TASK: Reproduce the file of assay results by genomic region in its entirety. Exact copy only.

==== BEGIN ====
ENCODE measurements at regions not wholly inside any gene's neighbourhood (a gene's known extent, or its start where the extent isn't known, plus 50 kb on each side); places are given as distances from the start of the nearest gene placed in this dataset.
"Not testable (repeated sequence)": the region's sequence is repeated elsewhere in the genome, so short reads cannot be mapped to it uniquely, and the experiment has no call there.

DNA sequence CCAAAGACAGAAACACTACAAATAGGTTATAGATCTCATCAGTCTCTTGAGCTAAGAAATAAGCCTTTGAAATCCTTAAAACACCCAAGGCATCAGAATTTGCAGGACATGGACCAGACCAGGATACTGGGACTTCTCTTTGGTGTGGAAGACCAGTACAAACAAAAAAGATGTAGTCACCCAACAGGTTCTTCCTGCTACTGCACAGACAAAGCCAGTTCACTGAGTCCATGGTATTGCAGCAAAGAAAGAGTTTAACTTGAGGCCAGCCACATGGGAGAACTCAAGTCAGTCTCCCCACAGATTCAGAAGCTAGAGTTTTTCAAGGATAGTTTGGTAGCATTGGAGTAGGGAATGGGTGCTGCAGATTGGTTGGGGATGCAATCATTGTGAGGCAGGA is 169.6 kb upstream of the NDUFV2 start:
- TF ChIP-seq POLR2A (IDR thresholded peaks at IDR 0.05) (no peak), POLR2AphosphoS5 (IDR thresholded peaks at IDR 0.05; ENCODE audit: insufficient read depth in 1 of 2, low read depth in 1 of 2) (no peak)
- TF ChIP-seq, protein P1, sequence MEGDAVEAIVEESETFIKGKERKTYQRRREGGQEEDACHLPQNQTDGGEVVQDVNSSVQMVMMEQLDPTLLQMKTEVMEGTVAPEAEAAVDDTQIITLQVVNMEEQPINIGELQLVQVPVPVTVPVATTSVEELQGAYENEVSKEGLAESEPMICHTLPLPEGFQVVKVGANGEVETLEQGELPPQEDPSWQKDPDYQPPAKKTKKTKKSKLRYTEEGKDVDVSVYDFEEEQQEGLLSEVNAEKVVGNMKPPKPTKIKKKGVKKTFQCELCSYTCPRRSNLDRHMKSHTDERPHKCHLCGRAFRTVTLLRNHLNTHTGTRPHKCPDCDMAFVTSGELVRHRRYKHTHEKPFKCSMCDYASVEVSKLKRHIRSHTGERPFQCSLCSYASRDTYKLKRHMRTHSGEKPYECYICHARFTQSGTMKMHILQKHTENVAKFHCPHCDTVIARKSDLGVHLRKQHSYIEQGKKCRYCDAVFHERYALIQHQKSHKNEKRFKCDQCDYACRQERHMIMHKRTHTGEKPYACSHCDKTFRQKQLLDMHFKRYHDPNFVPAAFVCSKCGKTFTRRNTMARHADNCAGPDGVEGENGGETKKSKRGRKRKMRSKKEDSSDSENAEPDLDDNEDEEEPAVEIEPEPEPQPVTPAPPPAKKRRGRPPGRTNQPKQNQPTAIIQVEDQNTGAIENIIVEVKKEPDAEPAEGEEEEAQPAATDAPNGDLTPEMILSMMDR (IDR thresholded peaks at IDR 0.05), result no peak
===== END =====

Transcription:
ENCODE measurements at regions not wholly inside any gene's neighbourhood (a gene's known extent, or its start where the extent isn't known, plus 50 kb on each side); places are given as distances from the start of the nearest gene placed in this dataset.
"Not testable (repeated sequence)": the region's sequence is repeated elsewhere in the genome, so short reads cannot be mapped to it uniquely, and the experiment has no call there.

DNA sequence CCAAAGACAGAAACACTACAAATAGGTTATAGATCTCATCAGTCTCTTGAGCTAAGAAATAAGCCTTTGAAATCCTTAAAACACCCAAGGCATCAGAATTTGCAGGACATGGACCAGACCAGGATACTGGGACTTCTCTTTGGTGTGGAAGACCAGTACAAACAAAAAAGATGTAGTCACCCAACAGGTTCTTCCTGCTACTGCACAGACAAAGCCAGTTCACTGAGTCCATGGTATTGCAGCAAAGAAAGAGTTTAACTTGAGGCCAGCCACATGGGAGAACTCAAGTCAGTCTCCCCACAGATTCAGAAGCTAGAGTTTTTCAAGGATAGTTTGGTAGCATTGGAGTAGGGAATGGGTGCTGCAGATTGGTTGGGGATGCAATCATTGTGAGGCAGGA is 169.6 kb upstream of the NDUFV2 start:
- TF ChIP-seq POLR2A (IDR thresholded peaks at IDR 0.05) (no peak), POLR2AphosphoS5 (IDR thresholded peaks at IDR 0.05; ENCODE audit: insufficient read depth in 1 of 2, low read depth in 1 of 2) (no peak)
- TF ChIP-seq, protein P1, sequence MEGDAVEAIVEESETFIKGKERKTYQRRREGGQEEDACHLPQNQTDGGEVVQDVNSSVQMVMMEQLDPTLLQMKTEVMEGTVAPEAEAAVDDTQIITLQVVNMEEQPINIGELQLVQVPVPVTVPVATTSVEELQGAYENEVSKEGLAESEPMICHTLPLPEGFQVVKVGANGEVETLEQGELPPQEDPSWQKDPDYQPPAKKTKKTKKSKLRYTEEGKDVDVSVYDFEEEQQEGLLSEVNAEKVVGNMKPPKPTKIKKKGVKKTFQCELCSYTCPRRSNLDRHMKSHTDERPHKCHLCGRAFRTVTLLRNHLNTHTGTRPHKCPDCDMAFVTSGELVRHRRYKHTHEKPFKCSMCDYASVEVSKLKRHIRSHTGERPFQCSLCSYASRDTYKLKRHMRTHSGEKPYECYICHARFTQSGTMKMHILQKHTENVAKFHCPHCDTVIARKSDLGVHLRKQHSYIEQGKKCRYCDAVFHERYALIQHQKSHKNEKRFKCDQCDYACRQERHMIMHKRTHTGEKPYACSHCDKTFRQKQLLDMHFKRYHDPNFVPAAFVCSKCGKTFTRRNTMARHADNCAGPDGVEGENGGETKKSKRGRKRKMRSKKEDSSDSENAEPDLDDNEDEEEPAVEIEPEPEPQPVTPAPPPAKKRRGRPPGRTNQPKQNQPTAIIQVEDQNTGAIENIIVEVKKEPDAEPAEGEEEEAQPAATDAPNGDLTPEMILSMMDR (IDR thresholded peaks at IDR 0.05), result no peak